Evidence from dual-task studies suggests that executive resources are recruited during timing. However, there has been little exploration of whether executive recruitment is universal across temporal tasks, or whether different temporal tasks recruit different executive resources. The current study explored this further by examining how individual differences in updating, switching, inhibition and access affected performance on temporal generalisation, reproduction and verbal estimation tasks. It was found that temporal tasks differentially loaded onto different executive resources. Temporal generalisation performance was related to updating and access ability. Reproduction performance was related to updating, access and switching. Verbal estimation performance was only related to access. The results suggest that executive resources may be recruited when monitoring and maintaining multiple durations in memory at the same time, and when retrieving duration representations from long-term memory. The findings emphasise the need to consider timing behaviour as the product of a wide range of complex, integrated, cognitive systems, rather than as the output of a clock in isolation.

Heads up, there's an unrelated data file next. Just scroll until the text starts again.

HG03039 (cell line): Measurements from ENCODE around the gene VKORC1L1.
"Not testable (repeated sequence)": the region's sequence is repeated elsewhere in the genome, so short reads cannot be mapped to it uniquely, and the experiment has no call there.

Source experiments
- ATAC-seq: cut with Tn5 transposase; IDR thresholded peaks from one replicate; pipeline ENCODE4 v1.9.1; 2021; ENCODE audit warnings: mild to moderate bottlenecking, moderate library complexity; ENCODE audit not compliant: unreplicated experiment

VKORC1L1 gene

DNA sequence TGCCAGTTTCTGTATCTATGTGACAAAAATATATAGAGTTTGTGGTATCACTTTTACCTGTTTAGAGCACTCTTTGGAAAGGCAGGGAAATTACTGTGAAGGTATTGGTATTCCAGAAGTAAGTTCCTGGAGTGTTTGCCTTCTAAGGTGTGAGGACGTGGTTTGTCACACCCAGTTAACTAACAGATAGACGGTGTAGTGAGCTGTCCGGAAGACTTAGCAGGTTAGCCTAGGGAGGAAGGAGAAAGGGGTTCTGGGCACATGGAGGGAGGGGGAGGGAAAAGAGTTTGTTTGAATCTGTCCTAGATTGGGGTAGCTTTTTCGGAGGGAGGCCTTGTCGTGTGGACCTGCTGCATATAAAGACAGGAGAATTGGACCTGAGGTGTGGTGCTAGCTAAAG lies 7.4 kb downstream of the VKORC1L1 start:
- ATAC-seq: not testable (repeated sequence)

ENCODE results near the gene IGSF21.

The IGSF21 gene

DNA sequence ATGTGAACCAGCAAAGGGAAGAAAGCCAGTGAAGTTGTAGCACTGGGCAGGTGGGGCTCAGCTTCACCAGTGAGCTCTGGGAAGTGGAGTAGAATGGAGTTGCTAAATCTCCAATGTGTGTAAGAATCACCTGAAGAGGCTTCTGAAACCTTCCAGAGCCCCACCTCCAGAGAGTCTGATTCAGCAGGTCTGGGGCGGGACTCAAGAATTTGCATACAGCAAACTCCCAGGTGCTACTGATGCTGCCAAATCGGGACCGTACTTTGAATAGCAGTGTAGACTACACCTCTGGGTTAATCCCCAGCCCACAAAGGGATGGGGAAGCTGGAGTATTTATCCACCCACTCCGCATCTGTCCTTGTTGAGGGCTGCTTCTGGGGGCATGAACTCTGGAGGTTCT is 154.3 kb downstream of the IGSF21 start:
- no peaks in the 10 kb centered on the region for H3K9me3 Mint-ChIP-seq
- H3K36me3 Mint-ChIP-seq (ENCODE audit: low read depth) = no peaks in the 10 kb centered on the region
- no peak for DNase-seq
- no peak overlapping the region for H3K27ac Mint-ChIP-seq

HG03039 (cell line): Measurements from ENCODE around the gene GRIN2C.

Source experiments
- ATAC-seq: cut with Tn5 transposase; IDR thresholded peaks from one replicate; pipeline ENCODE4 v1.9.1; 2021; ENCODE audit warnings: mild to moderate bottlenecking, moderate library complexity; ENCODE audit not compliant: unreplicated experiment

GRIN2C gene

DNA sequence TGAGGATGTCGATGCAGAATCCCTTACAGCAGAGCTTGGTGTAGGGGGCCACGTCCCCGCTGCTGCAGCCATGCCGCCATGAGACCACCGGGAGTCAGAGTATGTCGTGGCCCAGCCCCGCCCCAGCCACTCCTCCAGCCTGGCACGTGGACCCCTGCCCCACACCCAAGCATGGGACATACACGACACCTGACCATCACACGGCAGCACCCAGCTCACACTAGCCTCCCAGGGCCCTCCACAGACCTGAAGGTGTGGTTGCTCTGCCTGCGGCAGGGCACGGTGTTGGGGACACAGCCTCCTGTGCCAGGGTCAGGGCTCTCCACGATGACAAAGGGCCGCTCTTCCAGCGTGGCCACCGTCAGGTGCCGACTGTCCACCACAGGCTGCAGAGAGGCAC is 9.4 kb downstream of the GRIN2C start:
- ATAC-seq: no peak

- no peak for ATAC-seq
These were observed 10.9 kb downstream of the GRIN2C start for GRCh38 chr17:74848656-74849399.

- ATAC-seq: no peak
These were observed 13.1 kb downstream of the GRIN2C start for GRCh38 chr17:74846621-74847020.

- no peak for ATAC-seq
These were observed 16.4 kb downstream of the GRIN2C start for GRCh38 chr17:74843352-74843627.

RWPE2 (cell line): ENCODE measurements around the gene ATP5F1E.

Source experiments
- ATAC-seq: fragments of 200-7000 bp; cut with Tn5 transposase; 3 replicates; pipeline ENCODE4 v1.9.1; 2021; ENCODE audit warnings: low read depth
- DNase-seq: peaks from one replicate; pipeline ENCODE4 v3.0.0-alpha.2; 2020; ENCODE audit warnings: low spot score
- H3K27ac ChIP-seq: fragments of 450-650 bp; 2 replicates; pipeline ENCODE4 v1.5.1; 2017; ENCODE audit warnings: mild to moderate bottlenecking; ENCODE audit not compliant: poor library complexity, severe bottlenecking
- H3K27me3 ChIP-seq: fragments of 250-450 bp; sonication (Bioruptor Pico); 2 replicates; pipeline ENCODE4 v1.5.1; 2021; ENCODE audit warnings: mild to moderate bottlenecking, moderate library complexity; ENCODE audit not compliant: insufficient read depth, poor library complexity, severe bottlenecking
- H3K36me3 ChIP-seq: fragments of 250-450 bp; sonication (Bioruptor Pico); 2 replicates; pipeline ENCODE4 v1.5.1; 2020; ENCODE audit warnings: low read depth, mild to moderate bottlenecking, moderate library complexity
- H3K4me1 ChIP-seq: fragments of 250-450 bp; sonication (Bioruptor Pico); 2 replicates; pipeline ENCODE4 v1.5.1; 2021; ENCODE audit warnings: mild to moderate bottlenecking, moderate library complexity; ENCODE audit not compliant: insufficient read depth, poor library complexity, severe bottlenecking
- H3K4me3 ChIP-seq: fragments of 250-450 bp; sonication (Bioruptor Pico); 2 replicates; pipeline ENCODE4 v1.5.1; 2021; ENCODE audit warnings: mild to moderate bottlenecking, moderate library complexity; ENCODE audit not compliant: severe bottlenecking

Keywords: Attention; Executive function; Timing; Working memory.
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